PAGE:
American legal scholars have debated for some time the need for a cultural defense in criminal proceedings where minority cultural information seems perti nent to a finding of criminal responsibility in situations where a minority cultural defendant has violated a valid criminal statute. This work presents a systematic analysis of this issue. Drawing from sociological, anthropological, and philosophical materials, as well as traditional legal discussions, the authors develop a scheme that indicates when cultural factors can be used as the basis for such a defense and when they are irrelevant to a finding of criminal responsibility. The argument moves from general concerns of social justice that apply under conditions of social and cultural pluralism to practical policy recommendations for the operation of American criminal justice. It thus connects more theoretical materials with the practical concerns of jurisprudence. The justification for legal recognition of a cultural defense in American criminal law is anchored firmly in American constitutional law.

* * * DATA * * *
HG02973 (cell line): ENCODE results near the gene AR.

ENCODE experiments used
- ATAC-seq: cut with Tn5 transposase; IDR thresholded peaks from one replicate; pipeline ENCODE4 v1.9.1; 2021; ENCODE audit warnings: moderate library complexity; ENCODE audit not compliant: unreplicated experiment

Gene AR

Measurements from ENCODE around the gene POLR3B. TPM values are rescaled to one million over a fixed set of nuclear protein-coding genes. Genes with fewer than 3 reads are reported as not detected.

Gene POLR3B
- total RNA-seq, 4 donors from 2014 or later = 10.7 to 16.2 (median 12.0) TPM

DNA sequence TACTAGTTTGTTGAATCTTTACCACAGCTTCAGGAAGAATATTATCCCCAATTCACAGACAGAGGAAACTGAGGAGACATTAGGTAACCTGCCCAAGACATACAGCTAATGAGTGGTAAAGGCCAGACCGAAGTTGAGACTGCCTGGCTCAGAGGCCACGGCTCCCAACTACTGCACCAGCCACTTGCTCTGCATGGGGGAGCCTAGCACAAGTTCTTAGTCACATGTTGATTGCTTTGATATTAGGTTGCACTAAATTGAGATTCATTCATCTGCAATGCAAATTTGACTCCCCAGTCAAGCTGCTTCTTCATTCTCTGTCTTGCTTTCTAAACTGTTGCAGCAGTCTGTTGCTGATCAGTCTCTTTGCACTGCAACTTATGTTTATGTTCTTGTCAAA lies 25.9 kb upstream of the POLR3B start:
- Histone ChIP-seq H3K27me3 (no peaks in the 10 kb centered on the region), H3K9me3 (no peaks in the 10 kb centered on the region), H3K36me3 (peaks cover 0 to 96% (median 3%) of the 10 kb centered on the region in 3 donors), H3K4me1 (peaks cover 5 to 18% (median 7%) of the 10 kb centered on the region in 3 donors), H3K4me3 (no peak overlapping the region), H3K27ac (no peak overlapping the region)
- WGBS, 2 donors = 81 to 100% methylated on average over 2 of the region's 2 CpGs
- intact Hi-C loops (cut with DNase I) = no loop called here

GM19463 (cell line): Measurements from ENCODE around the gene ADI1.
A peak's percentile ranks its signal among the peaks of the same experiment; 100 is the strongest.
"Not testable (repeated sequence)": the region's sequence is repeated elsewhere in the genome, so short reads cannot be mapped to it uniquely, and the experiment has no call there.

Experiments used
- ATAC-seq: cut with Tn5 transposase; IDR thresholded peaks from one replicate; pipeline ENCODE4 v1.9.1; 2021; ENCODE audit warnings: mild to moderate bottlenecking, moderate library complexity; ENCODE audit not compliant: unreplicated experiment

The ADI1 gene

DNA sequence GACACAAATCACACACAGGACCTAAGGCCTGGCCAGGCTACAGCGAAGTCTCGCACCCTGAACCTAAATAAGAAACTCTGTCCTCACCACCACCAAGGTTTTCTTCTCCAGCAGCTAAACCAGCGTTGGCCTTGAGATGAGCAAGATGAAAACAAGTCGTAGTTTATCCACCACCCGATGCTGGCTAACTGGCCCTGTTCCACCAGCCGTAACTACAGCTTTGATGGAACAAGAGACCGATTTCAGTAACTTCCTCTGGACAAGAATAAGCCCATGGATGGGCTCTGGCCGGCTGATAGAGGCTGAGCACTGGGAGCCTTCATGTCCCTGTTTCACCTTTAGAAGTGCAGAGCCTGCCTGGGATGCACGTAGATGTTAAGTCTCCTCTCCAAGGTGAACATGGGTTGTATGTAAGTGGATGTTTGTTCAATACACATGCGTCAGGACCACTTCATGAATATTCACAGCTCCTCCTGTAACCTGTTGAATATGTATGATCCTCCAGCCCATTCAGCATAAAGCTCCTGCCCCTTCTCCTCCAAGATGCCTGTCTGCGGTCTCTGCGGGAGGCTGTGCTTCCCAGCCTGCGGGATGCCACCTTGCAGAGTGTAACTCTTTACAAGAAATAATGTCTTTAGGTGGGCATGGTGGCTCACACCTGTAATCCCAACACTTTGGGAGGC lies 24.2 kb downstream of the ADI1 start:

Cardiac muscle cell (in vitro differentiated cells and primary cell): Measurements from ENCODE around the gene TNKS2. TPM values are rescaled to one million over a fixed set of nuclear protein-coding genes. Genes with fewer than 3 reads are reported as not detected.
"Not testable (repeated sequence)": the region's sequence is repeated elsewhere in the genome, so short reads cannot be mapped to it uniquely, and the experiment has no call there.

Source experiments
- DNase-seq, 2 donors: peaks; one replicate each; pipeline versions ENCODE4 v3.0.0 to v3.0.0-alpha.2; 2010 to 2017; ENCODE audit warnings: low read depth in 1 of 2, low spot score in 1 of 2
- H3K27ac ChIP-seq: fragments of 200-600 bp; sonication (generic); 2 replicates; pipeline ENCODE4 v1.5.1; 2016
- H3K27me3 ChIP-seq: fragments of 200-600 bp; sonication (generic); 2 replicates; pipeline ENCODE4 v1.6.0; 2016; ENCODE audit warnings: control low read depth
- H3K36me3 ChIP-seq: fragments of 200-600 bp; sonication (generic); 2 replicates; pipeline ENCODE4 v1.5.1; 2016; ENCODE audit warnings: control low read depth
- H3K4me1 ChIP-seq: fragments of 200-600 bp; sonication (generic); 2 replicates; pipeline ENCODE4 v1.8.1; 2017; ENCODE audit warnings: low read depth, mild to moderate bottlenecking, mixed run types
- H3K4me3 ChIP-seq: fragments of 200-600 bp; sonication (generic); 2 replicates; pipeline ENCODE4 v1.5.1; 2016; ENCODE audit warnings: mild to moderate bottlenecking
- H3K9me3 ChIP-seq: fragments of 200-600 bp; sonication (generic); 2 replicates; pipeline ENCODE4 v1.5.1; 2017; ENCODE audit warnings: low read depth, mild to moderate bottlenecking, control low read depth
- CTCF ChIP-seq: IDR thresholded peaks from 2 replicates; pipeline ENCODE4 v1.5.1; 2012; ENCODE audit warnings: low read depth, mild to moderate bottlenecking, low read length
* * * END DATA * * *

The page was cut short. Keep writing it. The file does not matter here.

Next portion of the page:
Chapter 1 – Law, Politics, and Social Justice
Chapter 2 - The Question of Culture
Chapter 3 – Social Justice and Legal Practice
Chapter 4 – Criminal Defense and Cultural Autonomy
Chapter 5 – Culture and the Constitution
Chapter 6 – Culture and Criminal Responsibility